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Fam Pract. 2012 Jun;29(3):283-98. doi: 10.1093/fampra/cmr098. Epub 2012 Feb 3.

An international comparative family medicine study of the Transition Project data from the Netherlands, Malta and Serbia. Is family medicine an international discipline? Comparing incidence and prevalence rates of reasons for encounter and diagnostic titles of episodes of care across populations.

Author information

1
Mediterranean Institute of Primary Care, 19, Triq ir-Rand, Attard ATD1300, Malta. jksoler@synapse.net.mt

Erratum in

  • Fam Pract. 2012 Dec;29(6):748.

Abstract

INTRODUCTION:

This is a study of the epidemiology of family medicine (FM) in three practice populations from the Netherlands, Malta and Serbia. Incidence and prevalence rates, especially of reasons for encounter (RfEs) and episode labels, are compared.

METHODOLOGY:

Participating family doctors (FDs) recorded details of all their patient contacts in an episode of care (EoC) structure using electronic patient records based on the International Classification of Primary Care (ICPC), collecting data on all elements of the doctor-patient encounter. RfEs presented by the patient, all FD interventions and the diagnostic labels (EoCs labels) recorded for each encounter were classified with ICPC (ICPC-2-E in Malta and Serbia and ICPC-1 in the Netherlands).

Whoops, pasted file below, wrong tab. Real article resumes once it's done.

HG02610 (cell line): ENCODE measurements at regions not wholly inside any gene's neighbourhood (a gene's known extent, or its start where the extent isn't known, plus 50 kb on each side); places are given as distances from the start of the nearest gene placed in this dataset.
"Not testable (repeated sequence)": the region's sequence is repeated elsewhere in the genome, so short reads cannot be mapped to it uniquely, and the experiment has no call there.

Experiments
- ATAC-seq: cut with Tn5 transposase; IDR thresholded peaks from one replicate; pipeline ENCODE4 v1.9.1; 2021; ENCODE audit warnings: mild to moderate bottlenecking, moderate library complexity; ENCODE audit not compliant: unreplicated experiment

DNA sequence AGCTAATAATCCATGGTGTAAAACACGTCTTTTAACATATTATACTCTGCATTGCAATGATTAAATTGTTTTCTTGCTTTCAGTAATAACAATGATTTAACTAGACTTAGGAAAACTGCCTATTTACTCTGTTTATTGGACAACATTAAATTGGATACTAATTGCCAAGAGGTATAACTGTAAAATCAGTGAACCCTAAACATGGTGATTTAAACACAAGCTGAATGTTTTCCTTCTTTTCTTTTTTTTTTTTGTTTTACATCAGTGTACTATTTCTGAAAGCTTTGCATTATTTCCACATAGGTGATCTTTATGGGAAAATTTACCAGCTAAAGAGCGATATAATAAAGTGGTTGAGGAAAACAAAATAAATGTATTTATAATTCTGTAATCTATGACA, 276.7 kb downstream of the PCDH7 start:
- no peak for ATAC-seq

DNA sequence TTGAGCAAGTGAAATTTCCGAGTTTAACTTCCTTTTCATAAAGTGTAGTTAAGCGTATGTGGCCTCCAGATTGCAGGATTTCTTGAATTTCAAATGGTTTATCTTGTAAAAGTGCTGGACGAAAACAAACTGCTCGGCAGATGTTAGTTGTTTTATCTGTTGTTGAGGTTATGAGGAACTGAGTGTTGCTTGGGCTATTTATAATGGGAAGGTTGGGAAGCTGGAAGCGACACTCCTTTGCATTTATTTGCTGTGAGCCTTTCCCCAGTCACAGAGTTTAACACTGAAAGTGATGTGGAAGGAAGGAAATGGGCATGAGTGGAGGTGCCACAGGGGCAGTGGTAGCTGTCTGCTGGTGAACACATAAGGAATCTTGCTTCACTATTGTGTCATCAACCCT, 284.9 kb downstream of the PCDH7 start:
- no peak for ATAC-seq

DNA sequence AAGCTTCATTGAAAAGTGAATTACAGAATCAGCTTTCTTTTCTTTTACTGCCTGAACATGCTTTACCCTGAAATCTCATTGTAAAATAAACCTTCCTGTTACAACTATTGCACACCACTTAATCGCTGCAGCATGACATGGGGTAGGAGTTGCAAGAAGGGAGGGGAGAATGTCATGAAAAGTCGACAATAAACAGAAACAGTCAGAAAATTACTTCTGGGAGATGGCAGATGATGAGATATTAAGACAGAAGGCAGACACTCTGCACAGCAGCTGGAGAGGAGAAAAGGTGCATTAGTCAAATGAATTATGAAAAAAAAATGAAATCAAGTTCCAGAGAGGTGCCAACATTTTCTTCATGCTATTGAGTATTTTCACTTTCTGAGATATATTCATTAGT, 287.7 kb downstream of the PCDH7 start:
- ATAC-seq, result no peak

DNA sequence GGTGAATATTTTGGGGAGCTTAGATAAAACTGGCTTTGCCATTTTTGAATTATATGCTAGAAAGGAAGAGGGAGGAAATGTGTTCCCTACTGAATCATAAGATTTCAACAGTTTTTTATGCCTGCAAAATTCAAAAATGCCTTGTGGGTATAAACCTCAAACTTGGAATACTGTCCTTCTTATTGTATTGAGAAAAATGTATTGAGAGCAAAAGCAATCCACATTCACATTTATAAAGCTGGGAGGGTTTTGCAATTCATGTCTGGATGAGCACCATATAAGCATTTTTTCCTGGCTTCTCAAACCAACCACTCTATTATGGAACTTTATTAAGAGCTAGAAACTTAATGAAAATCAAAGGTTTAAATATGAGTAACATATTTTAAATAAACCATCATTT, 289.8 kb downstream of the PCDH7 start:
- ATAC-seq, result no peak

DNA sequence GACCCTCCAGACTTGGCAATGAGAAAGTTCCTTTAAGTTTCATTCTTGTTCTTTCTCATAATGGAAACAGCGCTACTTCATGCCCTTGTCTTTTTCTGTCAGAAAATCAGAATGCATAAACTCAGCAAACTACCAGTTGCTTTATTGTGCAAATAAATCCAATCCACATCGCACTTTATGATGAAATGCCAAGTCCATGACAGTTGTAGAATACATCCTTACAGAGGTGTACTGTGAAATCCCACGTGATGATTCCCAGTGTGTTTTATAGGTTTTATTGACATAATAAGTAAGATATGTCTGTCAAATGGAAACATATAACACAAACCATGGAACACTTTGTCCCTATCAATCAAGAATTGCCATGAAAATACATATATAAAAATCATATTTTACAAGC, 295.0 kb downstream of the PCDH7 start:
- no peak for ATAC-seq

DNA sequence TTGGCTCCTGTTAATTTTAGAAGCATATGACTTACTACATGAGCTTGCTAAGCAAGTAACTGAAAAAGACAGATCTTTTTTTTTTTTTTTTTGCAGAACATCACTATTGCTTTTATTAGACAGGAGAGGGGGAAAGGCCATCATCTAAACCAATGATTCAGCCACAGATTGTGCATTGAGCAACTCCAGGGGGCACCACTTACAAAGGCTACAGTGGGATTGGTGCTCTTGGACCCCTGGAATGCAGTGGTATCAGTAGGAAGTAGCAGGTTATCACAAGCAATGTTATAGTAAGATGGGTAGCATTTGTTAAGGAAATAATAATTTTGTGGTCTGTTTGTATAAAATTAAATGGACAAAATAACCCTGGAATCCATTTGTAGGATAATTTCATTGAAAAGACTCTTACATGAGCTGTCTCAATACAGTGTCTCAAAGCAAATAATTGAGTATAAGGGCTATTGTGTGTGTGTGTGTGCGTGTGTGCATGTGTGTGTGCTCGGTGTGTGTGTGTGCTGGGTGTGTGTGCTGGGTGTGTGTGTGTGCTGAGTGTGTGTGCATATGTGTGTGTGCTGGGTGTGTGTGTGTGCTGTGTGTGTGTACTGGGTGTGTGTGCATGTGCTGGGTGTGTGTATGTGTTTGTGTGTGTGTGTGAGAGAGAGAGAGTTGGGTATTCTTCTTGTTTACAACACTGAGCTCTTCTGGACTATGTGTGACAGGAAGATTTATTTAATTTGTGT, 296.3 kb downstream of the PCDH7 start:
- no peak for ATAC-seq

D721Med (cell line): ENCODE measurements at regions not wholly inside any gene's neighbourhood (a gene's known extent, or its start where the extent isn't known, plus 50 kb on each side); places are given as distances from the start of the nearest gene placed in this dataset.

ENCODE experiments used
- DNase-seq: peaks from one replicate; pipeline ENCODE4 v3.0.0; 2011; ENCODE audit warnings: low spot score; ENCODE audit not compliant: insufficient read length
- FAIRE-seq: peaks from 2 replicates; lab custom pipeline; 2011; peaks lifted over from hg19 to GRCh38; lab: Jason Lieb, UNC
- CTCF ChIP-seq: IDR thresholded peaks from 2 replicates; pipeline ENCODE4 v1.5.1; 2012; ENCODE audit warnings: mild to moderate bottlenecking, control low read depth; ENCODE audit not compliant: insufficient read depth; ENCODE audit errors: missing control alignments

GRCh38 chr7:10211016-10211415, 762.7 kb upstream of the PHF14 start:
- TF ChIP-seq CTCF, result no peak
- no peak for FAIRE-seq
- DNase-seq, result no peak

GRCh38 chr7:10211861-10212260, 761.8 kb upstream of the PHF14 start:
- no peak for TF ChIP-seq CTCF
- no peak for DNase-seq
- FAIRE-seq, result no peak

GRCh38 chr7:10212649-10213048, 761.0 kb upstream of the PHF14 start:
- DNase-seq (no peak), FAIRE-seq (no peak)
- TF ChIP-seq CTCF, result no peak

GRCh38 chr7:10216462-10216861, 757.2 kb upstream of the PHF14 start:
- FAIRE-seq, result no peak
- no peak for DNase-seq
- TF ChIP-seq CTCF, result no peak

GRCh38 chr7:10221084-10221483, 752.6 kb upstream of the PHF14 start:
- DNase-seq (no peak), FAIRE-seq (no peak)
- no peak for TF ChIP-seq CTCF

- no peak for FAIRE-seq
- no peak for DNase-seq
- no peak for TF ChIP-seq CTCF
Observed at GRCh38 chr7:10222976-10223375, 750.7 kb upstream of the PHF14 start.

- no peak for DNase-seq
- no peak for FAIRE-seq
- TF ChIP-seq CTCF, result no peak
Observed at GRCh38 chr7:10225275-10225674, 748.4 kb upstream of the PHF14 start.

RESULTS:

The content of family practice in the three population databases, incidence and prevalence rates of the common top 20 RfEs and EoCs in the three databases are given.

CONCLUSIONS:

Data that are collected with an episode-based model define incidence and prevalence rates much more precisely. Incidence and prevalence rates reflect the content of the doctor-patient encounter in FM but only from a superficial perspective. However, we found evidence of an international FM core content and a local FM content reflected by important similarities in such distributions. FM is a complex discipline, and the reduction of the content of a consultation into one or more medical diagnoses, ignoring the patient's RfE, is a coarse reduction, which lacks power to fully characterize a population's health care needs. In fact, RfE distributions seem to be more consistent between populations than distributions of EoCs are, in many respects.

PMID:
22308182
DOI:
10.1093/fampra/cmr098
[Indexed for MEDLINE]

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